"I expect and hope the Scottish Conservative MPs absolutely will back that deal in the same way that they backed the last deal that Theresa May brought forward."
Later, he arrived at First Minister Nicola Sturgeon's Bute House residence for talks in the Scottish capital.
Groups of independence campaigners and pro-EU demonstrators gathered across the street of Bute House and met Johnson with a chorus of boos when he arrived, along with some cheers.
Sturgeon earlier warned Johnson that his "hard-line" government was "driving the country towards disaster".
Analysis by STV's political correspondent Ewan Petrie
'Boris Johnson represents the kind of Conservatism that she has been trying to consign to the past, and in many areas it will be a tough sell on the doorstep. Their face to face meeting today, and whether they can find a way to work together, could have a profound impact on the future of the union.'STV's political correspondent Ewan Petrie
In his victory speech Boris Johnson spoke of uniting the country.
It was the 'U' part of his DUDE strategy for government.
This visit to Scotland is part of his attempt to put that into action and weaken support for independence by highlighting the benefits of the union.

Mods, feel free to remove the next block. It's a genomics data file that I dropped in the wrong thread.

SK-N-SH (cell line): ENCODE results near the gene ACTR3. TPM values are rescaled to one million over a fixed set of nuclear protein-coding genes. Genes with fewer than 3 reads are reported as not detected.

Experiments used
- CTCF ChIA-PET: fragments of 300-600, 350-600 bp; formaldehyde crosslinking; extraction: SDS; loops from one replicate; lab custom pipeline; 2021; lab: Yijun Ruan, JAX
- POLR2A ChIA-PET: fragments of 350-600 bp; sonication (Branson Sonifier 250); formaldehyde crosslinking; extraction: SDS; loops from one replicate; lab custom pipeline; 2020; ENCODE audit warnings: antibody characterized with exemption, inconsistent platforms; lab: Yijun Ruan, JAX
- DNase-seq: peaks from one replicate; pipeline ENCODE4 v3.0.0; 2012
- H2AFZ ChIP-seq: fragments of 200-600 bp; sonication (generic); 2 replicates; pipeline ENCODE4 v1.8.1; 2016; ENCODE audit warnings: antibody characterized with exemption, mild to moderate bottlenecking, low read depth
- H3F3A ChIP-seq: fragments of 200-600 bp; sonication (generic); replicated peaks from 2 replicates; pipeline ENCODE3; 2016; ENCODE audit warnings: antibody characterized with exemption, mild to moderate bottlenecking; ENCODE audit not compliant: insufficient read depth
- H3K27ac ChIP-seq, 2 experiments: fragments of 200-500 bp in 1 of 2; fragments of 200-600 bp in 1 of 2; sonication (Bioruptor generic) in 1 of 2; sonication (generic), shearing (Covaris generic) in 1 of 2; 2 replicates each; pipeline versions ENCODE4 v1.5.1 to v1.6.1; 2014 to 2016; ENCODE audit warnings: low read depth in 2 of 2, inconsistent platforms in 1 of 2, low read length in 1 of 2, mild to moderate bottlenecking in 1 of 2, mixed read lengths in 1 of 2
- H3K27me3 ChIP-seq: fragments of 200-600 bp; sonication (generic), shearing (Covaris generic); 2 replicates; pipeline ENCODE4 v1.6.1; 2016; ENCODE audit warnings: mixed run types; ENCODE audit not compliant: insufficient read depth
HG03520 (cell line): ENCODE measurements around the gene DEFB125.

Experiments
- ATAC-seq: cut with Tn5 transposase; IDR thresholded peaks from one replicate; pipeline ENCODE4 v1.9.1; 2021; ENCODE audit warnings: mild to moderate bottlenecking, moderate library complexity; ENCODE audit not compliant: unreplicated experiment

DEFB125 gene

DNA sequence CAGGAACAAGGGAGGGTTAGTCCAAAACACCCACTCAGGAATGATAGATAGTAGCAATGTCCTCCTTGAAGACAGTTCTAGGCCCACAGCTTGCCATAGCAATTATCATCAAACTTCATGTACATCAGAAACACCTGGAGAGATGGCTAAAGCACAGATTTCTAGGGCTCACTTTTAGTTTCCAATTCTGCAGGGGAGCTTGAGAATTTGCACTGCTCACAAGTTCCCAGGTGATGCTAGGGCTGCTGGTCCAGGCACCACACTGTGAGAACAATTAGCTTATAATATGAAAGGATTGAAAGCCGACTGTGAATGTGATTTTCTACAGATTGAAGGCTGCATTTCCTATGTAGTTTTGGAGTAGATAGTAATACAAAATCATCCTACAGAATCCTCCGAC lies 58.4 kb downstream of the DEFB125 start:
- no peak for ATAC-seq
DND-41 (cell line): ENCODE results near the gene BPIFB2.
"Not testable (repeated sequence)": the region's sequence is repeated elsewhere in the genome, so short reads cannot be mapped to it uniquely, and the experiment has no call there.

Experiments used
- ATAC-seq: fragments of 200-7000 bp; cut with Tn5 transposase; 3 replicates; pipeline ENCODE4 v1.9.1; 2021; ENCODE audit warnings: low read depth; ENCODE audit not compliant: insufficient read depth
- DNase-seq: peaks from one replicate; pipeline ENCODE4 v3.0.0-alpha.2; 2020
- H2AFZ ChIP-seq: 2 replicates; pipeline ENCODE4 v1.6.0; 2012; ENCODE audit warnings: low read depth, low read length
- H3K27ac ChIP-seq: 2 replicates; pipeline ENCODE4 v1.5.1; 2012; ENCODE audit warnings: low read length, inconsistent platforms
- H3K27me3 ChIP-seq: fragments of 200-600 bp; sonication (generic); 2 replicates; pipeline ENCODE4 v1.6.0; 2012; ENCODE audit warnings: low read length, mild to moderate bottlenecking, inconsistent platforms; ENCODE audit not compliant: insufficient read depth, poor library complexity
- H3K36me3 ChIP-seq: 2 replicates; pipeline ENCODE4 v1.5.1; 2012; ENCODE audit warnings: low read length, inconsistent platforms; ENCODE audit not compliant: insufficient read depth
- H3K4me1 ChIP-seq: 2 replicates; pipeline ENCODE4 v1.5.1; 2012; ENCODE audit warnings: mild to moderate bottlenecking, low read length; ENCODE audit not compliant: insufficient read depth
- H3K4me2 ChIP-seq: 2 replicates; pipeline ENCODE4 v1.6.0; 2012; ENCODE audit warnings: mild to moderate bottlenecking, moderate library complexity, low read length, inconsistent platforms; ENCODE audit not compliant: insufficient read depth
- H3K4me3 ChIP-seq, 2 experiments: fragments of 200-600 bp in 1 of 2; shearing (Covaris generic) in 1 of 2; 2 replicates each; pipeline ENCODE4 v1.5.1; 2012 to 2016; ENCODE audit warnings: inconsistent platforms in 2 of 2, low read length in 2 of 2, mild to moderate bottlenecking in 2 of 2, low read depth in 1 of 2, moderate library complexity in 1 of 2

On top of that, however, he has work to do to build relations with the leader of the Scottish party.
In defiance of the new Prime Minister, Ruth Davidson has made it clear she will oppose a no-deal Brexit.
Over the weekend the UK government said it was ramping up preparations for that very outcome.
The pair had already clashed over Mr Johnson's decision to sack David Mundell as Scottish Secretary.
That showed a Prime Minister willing to ignore advice of the party's leader in Scotland and get rid of one of her closest allies.
Previously Ms Davidson could argue she held sway in Number 10 when David Cameron and Theresa May were in office.
That is now history.
And the issue goes far deeper than a personal fallout between the pair.
Ruth Davidson has reaped the rewards at the ballot box of pursuing a deliberate strategy of detoxifying the Tory brand in Scotland.
But that is now is at risk of being ripped apart.
Boris Johnson represents the kind of Conservatism that she has been trying to consign to the past, and in many areas it will be a tough sell on the doorstep.
Their face to face meeting today, and whether they can find a way to work together, could have a profound impact on the future of the union.